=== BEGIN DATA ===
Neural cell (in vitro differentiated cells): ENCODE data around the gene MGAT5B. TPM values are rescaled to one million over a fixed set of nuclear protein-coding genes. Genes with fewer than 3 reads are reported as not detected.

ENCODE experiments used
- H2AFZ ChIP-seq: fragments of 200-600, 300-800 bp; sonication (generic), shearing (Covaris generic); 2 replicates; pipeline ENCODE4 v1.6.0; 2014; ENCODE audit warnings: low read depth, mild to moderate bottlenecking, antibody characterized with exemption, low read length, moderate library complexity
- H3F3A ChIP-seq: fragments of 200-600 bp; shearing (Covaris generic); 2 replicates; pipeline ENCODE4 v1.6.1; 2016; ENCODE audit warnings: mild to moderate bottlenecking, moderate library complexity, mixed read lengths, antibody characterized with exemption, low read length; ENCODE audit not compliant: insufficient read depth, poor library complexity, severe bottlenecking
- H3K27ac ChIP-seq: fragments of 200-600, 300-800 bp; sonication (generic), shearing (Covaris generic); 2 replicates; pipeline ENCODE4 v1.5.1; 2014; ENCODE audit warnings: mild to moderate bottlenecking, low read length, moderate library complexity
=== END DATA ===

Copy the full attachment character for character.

Neural cell (in vitro differentiated cells): ENCODE data around the gene MGAT5B. TPM values are rescaled to one million over a fixed set of nuclear protein-coding genes. Genes with fewer than 3 reads are reported as not detected.

ENCODE experiments used
- H2AFZ ChIP-seq: fragments of 200-600, 300-800 bp; sonication (generic), shearing (Covaris generic); 2 replicates; pipeline ENCODE4 v1.6.0; 2014; ENCODE audit warnings: low read depth, mild to moderate bottlenecking, antibody characterized with exemption, low read length, moderate library complexity
- H3F3A ChIP-seq: fragments of 200-600 bp; shearing (Covaris generic); 2 replicates; pipeline ENCODE4 v1.6.1; 2016; ENCODE audit warnings: mild to moderate bottlenecking, moderate library complexity, mixed read lengths, antibody characterized with exemption, low read length; ENCODE audit not compliant: insufficient read depth, poor library complexity, severe bottlenecking
- H3K27ac ChIP-seq: fragments of 200-600, 300-800 bp; sonication (generic), shearing (Covaris generic); 2 replicates; pipeline ENCODE4 v1.5.1; 2014; ENCODE audit warnings: mild to moderate bottlenecking, low read length, moderate library complexity